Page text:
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New and Noteworthy: What I Read This Week—Edition 168

Research of the Week

Adding perch to Eurasian lakes reduces methane production ten-fold.

Mask mandates don’t affect transmission in Catalonian school children.

Magnesium and L-theanine: great combo for sleep.

More steps, less death.

Glycine with NAC extends life in rodents. Maybe you, too.

Creatine augments the effects of SSRIs in depression.

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Success Story: This Went Better Than Expected!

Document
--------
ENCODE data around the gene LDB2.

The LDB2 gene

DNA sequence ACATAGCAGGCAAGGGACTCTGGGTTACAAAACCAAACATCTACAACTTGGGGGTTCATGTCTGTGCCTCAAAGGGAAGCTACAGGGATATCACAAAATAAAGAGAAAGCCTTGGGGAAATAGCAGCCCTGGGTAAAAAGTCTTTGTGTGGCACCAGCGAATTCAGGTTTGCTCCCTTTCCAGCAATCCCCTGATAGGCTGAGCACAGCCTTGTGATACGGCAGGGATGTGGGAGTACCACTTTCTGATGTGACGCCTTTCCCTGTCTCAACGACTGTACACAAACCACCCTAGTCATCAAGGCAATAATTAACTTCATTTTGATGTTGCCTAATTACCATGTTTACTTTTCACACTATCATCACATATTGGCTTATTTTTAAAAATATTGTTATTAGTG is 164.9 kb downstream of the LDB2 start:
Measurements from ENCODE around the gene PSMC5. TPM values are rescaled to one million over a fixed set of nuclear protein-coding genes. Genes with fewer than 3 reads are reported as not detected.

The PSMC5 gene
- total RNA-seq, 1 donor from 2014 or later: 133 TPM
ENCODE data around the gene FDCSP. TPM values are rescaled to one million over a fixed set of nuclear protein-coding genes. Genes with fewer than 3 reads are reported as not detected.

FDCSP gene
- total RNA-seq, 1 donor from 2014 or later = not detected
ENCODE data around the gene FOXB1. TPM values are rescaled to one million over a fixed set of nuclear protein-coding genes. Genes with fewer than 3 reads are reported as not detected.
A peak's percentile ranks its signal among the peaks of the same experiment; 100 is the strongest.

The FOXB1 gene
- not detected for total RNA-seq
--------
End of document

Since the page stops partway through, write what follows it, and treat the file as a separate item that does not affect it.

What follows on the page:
I’m coming to you today with a Success Story from Mark’s Daily Apple reader Gerhard. Gerhard started Primal with one goal in mind, only to unlock a host of life-changing benefits. Love when that happens. If you have your own success story and would like to share it with me and the Mark’s Daily Apple community, please contact me. Thank you for reading! Dear Mark, We’ve never met, but you’ve had a profound impact on my life. I never knew when would be the right time to send you a success story. But over the years I’ve come to realize it’s a process and not an end destination. So here’s my story so far. As I’m writing this it’s been exactly six years to the day that I started my “30 day primal experiment.” For several years I’d had eczema around my eyes. It came and went, but I was done with it. So after reading The Primal Blueprint and many success stories on your website I decided to “try this primal thing” for a month to see what would happen. At the time I didn’t even know what brain fog was, let alone that I had it, but within three days of starting the experiment, it lifted. I remember having the thought “Is this how easy thinking is for everyone else?” The eczema took a bit longer, but after it was gone it never returned. Turns out I’m quite sensitive to gluten. You see, I’d been diagnosed with bipolar disorder about seven years prior to going primal. I thought taking a pill every day was just how life was going to be for me. But the mental clarity I’d gained gave me the confidence to taper off of the medication (with the help of my doctor by using tapering strips). About a month ago I celebrated three years of being medication-free! Since starting the medication I’d gained about 20 kilograms of weight (44 lbs) and I had already managed to lose half of that by eating less and moving more. Within the first ten weeks of going primal I lost the other 10 kilograms! This put me pretty much at my college weight. So what started with trying to get rid of eczema did exactly that, but it ended up doing so much more. I feel the decision to go primal was a pivotal moment in my life. Some other noteworthy things I’ve done in the last six years are running a half marathon and raising money for cancer research by riding my road bike up French Alpe d’Huez six times in one day. That’s a total elevation gain of about 6.350 metres (20.800 ft). This is something I didn’t think I’d be able to do, but thanks to training based on the method laid out in your book Primal Endurance, I did it. I’ve done calisthenics exercises for a few years and recently I decided to take “lift heavy things” in another direction by starting a 5×5 barbell program. … Continue reading “Success Story: This Went Better Than Expected!”